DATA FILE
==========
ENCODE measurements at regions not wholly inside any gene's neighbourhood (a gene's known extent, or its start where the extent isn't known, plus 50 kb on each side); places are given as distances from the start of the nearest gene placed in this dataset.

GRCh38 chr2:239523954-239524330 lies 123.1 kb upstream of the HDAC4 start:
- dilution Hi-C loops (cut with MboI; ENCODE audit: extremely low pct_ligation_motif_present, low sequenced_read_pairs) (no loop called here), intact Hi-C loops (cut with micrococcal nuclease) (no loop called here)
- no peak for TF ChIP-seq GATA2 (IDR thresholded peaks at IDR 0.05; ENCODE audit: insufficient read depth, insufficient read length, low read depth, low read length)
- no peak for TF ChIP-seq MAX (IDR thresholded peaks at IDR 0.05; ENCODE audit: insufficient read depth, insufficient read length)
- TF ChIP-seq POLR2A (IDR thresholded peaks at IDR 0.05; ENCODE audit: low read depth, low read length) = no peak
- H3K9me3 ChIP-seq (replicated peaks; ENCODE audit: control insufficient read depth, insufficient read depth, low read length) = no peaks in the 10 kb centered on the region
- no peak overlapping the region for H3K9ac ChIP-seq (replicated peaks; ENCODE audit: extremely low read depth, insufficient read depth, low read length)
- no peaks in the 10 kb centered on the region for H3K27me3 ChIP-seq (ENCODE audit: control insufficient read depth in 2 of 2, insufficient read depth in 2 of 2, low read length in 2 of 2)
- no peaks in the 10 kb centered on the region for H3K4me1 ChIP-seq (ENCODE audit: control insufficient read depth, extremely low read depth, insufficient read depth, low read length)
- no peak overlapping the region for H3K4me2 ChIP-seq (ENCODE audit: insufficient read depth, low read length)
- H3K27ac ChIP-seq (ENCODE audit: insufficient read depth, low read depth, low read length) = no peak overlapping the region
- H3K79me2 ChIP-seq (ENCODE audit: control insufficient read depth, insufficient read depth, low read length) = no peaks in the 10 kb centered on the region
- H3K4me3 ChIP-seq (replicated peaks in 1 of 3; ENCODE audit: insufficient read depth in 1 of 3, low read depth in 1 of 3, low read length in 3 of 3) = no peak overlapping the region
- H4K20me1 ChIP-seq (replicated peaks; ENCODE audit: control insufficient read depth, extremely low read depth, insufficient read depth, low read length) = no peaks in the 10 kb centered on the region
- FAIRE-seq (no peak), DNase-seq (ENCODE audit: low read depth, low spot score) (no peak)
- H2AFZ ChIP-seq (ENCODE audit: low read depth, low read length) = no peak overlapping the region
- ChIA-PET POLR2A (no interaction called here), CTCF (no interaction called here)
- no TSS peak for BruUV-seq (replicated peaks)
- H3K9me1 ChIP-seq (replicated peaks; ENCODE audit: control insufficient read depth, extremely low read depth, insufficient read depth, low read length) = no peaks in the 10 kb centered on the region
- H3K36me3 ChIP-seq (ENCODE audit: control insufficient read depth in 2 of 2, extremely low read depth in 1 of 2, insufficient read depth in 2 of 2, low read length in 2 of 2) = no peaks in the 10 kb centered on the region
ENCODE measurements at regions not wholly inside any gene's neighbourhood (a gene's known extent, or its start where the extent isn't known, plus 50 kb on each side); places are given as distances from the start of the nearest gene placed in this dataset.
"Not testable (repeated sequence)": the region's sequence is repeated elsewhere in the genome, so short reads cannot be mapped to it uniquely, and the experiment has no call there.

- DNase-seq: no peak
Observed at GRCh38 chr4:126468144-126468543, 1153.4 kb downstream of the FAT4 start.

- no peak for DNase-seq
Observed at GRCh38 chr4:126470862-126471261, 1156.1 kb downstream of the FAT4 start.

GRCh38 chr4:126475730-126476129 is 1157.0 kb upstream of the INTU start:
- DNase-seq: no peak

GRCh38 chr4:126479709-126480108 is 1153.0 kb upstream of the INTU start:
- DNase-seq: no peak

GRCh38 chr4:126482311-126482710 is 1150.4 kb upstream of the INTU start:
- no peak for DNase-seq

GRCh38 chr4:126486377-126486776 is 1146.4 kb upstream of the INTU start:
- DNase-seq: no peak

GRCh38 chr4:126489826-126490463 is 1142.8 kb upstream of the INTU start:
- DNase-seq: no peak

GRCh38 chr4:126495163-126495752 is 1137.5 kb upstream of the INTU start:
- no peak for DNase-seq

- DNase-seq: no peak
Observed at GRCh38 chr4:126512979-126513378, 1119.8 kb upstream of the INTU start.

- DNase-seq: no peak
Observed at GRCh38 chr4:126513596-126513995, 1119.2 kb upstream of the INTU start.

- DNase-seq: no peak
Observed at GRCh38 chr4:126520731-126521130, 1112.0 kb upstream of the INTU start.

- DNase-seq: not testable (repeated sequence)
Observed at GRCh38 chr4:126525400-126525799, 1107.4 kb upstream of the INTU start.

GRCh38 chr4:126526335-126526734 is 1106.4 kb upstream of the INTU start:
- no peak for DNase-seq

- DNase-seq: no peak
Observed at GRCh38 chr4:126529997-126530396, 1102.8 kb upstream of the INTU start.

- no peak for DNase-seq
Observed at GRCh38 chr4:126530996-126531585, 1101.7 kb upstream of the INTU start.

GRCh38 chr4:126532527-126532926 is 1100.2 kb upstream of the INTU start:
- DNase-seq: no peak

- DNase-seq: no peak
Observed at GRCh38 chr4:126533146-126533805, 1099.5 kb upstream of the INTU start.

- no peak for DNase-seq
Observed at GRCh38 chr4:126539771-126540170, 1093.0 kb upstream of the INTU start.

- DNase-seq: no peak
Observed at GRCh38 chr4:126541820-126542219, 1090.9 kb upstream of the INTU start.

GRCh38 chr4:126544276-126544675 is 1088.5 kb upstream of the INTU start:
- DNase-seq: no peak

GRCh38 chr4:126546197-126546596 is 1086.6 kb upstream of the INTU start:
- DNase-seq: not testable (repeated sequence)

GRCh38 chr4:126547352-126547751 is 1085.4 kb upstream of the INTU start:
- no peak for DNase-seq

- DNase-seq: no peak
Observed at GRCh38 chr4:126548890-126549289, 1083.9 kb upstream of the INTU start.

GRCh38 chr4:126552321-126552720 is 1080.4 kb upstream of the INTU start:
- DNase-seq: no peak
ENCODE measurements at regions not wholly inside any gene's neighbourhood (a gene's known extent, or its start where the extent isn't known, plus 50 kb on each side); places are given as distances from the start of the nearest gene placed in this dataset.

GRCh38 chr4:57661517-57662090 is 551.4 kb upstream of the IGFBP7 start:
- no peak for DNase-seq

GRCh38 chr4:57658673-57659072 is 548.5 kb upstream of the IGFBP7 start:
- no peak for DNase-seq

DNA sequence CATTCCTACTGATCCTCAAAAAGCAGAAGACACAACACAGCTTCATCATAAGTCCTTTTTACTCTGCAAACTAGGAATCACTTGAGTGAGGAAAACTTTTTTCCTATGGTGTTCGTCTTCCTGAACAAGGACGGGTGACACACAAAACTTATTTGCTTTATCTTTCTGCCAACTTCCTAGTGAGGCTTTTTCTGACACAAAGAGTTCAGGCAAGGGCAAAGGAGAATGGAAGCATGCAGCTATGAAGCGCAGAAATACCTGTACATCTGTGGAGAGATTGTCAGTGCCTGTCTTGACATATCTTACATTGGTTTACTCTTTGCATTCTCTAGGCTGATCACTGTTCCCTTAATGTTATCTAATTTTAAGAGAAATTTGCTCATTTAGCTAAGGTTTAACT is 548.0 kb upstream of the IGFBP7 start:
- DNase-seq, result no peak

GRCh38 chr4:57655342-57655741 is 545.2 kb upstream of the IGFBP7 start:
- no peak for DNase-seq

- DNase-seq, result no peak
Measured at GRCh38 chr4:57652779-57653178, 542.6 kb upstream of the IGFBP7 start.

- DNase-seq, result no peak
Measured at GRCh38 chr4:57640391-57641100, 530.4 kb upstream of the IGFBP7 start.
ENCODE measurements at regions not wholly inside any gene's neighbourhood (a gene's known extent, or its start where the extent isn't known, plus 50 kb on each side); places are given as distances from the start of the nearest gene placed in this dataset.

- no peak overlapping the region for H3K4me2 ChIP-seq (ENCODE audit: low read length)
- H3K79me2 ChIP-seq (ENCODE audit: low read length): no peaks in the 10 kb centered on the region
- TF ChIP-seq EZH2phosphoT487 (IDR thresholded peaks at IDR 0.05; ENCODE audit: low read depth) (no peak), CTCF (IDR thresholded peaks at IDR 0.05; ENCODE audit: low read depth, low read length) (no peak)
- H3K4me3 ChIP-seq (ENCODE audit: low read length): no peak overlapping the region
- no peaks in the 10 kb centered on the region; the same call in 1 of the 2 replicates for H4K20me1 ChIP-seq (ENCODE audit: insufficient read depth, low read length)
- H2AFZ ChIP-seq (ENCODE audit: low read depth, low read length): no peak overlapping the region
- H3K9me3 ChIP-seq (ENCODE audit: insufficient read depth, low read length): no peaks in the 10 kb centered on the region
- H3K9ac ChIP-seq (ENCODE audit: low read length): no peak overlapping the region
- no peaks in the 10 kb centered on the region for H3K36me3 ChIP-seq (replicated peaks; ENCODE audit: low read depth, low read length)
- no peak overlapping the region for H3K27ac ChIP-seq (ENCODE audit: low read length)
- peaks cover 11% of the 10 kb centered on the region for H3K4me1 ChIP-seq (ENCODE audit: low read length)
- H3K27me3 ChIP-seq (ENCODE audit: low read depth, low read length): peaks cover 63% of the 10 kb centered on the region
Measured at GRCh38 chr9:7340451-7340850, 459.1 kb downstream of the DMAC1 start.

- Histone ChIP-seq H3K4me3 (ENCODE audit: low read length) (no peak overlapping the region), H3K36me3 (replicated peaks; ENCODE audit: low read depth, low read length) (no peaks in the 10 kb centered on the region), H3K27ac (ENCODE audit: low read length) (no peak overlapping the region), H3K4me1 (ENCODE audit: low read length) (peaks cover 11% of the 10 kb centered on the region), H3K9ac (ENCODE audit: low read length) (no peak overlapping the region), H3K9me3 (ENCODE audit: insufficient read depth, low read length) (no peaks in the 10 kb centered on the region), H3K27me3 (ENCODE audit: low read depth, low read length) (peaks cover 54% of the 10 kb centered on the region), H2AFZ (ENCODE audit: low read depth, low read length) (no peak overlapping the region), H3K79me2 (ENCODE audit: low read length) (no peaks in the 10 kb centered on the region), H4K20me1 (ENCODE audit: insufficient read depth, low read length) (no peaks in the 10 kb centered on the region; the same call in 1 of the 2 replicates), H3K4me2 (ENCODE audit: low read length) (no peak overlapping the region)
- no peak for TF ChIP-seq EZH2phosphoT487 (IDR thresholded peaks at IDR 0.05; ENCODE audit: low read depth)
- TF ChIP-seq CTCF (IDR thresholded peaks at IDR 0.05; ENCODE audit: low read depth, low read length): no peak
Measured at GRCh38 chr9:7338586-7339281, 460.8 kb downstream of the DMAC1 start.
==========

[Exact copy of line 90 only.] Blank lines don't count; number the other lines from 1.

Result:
- no peaks in the 10 kb centered on the region; the same call in 1 of the 2 replicates for H4K20me1 ChIP-seq (ENCODE audit: insufficient read depth, low read length)